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Rolling Without Slipping/Loop Problem

  1. Dec 1, 2008 #1
    1. The problem statement, all variables and given/known data
    A small, solid sphere of mass 0.6kg and radius 27 cm rolls without slipping along the track consisting of slope (at an angle of 60degrees from horizontal) and loop-the-loop with radius 2.65m at the end of the slope. It starts from rest near the top of the track at a height, h, where h is large compared to 27 cm. What is the minimum value of h such that the sphere completes the loop?


    2. Relevant equations
    mgh=1/2mv^2 + 1/2Iw^2
    mv^2/r=mg
    1/2mv(top)^2 + mgr2 = 1/2mv(bottom)^2 + 0


    3. The attempt at a solution
    I solved for v at the top of the loop to be v=square root of (gR)
    v(top)=5.096m/s

    Then I used the equation 1/2mv(top)^2 + mgr2 = 1/2mv(bottom)^2 + 0
    and solved for v at the bottom.
    v(bottom)= 11.4 m/s
    Then I plugged this into the equation: mgh=1/2mv(bottom)^2 + 1/2Iw^2
    and simplified it to be
    gh= v(bottom)^2 + 2/5v(bottom)^2
    and solved for h to get 9.27 m.

    Where did I mess up?
     
  2. jcsd
  3. Dec 1, 2008 #2
    You have to include rotational kinetic energy in all your energy conservation calculations.
     
  4. Dec 1, 2008 #3
    can i still solve for the velocity at the top in the same way? If not, how would I incorporate rotational velocity into that?
     
  5. Dec 1, 2008 #4
    Draw a FBD.

    1) mg-Fn=ma=mv^2/R
    2) mgh=mg(2R)+1/2mv^2+1/2Iw^2

    then solve for h

    I got h=27/10R
     
  6. Dec 1, 2008 #5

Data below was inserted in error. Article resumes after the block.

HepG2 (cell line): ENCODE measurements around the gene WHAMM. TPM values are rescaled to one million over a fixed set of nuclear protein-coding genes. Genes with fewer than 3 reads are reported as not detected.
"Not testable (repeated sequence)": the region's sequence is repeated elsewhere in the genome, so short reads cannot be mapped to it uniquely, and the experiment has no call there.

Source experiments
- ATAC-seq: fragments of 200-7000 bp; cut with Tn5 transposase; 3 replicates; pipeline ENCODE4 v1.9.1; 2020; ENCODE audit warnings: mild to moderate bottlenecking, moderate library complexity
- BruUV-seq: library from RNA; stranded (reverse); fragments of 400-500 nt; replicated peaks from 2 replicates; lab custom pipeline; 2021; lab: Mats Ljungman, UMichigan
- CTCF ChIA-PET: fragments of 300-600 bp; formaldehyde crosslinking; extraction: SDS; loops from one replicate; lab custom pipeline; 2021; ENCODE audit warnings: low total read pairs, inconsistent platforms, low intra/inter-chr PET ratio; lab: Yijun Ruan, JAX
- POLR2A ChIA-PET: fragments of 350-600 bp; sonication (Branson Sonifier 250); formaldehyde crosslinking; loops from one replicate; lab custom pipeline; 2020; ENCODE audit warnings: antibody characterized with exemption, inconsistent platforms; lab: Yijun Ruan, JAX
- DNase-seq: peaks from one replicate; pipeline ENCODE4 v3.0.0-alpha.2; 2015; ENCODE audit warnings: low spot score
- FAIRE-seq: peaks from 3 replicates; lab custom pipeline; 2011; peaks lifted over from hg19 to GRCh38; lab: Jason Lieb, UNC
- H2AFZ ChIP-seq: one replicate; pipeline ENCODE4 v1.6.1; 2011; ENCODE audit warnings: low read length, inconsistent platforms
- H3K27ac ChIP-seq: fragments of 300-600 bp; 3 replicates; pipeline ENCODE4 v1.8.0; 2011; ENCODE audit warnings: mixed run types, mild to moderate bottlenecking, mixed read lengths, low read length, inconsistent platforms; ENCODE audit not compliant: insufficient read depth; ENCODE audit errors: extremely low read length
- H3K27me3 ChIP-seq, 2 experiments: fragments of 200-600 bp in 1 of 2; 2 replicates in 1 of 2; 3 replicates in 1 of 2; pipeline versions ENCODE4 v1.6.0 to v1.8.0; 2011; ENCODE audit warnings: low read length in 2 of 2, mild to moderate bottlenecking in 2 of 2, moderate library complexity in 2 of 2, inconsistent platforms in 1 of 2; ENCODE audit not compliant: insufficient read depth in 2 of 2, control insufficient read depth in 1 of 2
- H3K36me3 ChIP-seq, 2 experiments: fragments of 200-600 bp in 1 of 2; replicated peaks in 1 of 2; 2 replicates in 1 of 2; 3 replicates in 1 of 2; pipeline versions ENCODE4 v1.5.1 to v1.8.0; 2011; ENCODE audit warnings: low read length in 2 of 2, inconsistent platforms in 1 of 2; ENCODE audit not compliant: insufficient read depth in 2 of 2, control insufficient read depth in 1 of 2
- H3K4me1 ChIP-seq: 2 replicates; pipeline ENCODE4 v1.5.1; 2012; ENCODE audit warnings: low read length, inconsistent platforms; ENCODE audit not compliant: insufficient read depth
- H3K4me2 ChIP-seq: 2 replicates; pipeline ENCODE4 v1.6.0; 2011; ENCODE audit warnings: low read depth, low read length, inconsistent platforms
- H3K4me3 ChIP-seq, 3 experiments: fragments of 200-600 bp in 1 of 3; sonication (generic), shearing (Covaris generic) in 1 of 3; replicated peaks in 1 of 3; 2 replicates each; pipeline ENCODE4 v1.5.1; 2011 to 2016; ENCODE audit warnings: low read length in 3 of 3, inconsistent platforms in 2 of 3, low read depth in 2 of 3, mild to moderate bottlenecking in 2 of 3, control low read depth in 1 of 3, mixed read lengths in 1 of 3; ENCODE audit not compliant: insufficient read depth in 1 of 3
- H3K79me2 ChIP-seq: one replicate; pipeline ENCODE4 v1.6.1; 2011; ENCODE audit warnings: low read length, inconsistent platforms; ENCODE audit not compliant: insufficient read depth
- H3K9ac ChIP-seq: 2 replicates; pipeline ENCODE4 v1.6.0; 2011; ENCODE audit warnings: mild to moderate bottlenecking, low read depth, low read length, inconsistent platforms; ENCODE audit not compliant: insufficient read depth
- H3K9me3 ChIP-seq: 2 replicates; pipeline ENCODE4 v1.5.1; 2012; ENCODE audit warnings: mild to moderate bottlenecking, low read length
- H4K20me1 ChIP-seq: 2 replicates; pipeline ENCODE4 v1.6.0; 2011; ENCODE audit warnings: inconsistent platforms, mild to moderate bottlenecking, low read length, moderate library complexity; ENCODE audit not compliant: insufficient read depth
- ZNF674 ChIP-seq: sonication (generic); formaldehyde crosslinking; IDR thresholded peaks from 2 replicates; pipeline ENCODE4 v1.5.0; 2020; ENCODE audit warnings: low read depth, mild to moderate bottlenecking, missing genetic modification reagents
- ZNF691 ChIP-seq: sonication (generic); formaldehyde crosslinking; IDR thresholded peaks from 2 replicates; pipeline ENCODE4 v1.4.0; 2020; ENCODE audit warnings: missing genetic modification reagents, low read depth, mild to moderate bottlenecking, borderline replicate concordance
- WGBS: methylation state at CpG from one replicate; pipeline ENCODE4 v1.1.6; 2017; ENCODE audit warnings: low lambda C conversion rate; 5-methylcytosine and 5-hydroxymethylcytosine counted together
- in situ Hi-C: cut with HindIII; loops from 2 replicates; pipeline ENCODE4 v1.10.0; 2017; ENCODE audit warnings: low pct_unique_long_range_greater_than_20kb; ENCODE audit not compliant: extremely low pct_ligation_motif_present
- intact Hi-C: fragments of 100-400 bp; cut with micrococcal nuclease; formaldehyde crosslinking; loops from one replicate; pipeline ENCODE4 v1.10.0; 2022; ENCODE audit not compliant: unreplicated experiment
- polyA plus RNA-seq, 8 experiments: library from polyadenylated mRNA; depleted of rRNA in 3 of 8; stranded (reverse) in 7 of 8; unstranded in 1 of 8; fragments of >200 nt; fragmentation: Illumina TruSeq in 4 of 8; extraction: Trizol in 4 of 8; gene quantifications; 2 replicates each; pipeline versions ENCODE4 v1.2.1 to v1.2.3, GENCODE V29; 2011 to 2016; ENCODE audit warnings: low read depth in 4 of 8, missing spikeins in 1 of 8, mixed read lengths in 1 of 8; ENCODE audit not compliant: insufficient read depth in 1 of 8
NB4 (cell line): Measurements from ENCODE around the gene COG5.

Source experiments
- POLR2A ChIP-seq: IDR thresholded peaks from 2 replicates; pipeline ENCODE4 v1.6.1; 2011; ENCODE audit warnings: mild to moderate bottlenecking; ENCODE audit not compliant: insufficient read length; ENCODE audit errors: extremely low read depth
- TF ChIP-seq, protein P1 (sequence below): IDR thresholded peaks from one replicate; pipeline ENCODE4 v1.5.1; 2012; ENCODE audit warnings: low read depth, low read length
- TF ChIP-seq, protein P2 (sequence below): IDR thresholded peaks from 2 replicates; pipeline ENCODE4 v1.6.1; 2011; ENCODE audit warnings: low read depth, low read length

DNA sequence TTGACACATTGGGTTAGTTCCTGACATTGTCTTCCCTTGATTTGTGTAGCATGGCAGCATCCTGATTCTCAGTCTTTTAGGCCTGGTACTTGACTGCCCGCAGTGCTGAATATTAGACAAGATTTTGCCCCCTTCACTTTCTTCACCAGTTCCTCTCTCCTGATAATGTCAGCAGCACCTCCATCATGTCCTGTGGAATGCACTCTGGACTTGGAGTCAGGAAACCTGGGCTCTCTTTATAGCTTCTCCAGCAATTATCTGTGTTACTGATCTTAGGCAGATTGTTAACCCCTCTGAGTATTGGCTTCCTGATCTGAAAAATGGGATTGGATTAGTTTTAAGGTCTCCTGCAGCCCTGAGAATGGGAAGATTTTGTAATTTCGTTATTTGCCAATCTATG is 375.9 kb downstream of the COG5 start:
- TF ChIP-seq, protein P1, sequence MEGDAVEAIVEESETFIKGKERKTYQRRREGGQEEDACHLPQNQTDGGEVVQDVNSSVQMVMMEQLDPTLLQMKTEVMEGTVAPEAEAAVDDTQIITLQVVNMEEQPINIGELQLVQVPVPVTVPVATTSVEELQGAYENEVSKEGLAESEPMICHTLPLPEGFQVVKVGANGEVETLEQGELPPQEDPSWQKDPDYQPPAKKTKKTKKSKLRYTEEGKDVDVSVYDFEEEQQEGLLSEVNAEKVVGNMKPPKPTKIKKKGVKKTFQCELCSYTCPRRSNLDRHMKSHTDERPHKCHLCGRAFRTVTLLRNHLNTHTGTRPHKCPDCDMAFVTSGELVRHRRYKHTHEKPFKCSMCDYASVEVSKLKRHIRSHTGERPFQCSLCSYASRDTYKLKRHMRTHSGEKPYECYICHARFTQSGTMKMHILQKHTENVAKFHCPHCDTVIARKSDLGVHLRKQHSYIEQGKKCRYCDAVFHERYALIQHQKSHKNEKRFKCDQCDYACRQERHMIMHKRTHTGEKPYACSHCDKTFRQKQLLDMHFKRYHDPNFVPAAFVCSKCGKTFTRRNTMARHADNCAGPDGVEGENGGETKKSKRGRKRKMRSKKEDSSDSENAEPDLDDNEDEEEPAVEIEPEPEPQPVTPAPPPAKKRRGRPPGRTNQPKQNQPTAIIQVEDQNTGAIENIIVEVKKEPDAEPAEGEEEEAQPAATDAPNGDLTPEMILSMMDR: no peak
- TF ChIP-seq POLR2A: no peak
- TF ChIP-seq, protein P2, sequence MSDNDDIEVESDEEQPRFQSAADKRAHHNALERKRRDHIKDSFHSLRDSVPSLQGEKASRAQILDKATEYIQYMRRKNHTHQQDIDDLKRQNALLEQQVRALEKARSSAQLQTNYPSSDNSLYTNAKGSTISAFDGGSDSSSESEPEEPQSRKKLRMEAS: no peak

You haven't explained what that equation is.

    If you obtained it by considering the motion of the center of mass alone, there is no need to include the rotational velocity. Remember, that is a force balance equation, not an energy conservation relation.
     
  7. Dec 1, 2008 #6
    Yea I got 7.15 which is 27/10R, but I got it wrong on my online hw. Isn't it true that the force of normal reaction at the top of the loop is zero if it is just going fast enough to make it over. If so, wouldn't mg=mv^2/R.
     
  8. Dec 1, 2008 #7
    huh? Don't you have to include rotational energy?


    I assumed that the Fn is zero, can't really expain why though. I'm sure that assuming it is zero correct, I did my problem from a text book and the answer is the same as the text book. (my question is just in general form)
     
  9. Dec 1, 2008 #8
    My previous post just referred to the part about finding the velocity at the top. "That equation" referred to the force-balance equation that you wrote down.

    Your solutions look fine to me. The only problem might be that the radius of the sphere is not really negligible in comparison to the radius of the loop. You might be expected to take that into account (?)
     
  10. Dec 1, 2008 #9
    ok thanks for all of your help!!!!
     
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